Lawmaker discusses new sex crimes law as New Hanover County investigates third employee charged
NEW HANOVER COUNTY, N.C. (WECT) - As the investigation continues into Peter Frank, the Roland Grise Middle School teacher charged with 12 counts of indecent liberties with a child or student, a new state law aimed at reducing sexual abuse of children comes into sharp focus for one of the legislators behind it.
State Rep. Ted Davis (R-New Hanover) said the purpose behind Senate Bill 199 was to strengthen North Carolina’s laws protecting both children and adults who are victims of sexual violence.
The law passed by the General Assembly and signed by Governor Roy Cooper in 2019 makes it a misdemeanor if an adult made aware of evidence of sexual abuse of a child does not report that evidence to law enforcement.
It also adds a requirement for North Carolina schools to provide training for faculty and staff in identifying the signs of sexual abuse and human trafficking.
Finally, it extends the statute of limitations for victims of sexual abuse to file civil action against perpetrators.
In light of the new allegations, Davis said he is more grateful than ever that the bill passed.
“When I am made aware of these types of things happening, and if they are proven to be, that they did actually happen, then I’m very thankful that this type of legislation has been enacted, because once again it will provide protection for the victims that they did not have before,” he said.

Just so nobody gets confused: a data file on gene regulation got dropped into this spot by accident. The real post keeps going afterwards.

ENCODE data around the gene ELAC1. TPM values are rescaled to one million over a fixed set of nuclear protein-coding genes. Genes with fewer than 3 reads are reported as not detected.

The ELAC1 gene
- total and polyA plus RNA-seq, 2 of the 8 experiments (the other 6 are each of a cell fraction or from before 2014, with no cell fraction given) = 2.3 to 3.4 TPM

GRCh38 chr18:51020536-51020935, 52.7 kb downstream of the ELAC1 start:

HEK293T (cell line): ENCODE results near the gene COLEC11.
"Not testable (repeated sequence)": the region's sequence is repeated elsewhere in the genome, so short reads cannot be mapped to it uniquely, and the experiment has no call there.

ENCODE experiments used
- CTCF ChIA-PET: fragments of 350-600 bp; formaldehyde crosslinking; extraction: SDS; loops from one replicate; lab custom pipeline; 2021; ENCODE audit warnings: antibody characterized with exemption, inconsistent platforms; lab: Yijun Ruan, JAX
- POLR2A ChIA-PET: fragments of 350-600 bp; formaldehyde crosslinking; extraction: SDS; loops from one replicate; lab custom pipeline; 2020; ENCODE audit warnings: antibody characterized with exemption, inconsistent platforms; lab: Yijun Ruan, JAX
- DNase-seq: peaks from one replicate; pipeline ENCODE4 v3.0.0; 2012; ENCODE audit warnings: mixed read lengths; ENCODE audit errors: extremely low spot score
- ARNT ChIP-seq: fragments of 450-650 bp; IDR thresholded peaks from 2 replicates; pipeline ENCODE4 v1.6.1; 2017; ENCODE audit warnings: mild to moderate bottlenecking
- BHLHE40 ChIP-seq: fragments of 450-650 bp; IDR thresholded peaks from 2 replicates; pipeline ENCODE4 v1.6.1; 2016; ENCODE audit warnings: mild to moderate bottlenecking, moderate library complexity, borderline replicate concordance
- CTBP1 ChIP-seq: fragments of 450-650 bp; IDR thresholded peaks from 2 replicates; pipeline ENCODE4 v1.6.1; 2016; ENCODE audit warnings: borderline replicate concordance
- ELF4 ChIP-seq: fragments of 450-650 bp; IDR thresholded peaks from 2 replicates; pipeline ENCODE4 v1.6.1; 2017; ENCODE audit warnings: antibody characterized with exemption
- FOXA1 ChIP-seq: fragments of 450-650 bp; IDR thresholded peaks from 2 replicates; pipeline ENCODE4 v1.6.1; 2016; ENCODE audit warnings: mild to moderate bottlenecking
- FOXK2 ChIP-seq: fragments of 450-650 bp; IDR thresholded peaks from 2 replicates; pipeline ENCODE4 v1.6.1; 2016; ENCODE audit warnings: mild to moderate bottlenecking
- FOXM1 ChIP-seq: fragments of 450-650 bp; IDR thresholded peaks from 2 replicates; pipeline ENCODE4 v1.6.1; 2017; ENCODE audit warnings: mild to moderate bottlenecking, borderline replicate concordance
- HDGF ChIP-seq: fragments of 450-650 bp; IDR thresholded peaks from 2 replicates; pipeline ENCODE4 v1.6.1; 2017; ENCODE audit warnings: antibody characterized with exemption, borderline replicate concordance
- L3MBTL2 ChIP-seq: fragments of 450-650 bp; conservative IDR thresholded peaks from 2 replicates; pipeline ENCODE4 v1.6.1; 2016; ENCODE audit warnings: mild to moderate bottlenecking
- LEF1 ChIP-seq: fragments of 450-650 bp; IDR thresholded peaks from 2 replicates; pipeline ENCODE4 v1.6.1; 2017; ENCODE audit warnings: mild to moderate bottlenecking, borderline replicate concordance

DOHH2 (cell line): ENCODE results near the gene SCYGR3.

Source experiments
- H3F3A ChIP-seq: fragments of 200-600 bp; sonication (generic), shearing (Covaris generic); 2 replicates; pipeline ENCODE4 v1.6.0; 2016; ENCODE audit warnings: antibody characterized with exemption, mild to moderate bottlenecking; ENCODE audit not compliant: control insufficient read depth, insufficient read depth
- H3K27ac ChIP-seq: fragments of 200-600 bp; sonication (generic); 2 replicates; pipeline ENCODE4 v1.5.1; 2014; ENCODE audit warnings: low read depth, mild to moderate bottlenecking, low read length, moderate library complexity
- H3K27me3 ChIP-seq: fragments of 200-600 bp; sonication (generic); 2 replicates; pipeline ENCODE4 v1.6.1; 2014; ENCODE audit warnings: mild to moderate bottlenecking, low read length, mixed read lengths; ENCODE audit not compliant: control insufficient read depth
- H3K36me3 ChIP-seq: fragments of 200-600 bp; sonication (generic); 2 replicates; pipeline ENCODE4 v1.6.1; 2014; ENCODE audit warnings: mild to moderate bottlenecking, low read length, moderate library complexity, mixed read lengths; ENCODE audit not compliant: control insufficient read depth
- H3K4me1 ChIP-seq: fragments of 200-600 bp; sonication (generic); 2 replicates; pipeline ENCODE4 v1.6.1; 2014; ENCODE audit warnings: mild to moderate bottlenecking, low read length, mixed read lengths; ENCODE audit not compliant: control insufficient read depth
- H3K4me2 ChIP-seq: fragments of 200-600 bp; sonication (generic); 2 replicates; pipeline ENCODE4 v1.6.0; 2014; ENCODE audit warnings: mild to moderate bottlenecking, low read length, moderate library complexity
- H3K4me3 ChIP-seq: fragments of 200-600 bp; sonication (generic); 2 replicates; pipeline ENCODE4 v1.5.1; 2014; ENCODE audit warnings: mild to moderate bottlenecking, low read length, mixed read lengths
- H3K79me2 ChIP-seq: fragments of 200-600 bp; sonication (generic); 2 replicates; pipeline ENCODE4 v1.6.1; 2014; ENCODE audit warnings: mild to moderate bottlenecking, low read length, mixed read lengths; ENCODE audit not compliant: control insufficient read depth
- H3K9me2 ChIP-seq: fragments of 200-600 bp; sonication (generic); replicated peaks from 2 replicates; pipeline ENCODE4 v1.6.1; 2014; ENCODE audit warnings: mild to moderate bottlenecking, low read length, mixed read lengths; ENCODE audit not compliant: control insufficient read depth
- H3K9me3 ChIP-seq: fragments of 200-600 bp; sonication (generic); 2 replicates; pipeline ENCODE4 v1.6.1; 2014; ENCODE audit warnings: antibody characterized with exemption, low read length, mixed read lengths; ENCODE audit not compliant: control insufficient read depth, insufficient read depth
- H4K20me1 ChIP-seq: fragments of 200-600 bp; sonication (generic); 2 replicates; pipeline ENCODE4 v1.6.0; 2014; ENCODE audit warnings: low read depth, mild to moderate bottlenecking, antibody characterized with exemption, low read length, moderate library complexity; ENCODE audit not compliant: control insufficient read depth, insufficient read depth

Davis said he didn’t want to get into the specifics of the Peter Frank case, as the investigation is still underway and the school district is still embroiled in a separate legal case, but he said he hopes the developments show why the new law is necessary.
“I think it is important because if that type of activity is going on, it should be reported, so that it can be prevented,” he said.
“I think it’s unfortunate any time this happens, and I’m very sorry for the victims if it did in fact occur,” he said. “And I just hope ... if you get the people in the school system to be more aware of the signs that children may have as a result of being a victim of child sexual abuse or human trafficking, then the better educated they are the more they can pick up on the signs and hopefully be able to bring it to fruition where it can be dealt with.”
The law went into effect on Jan. 1, which was the deadline for schools to have a liaison in place to do the required training.
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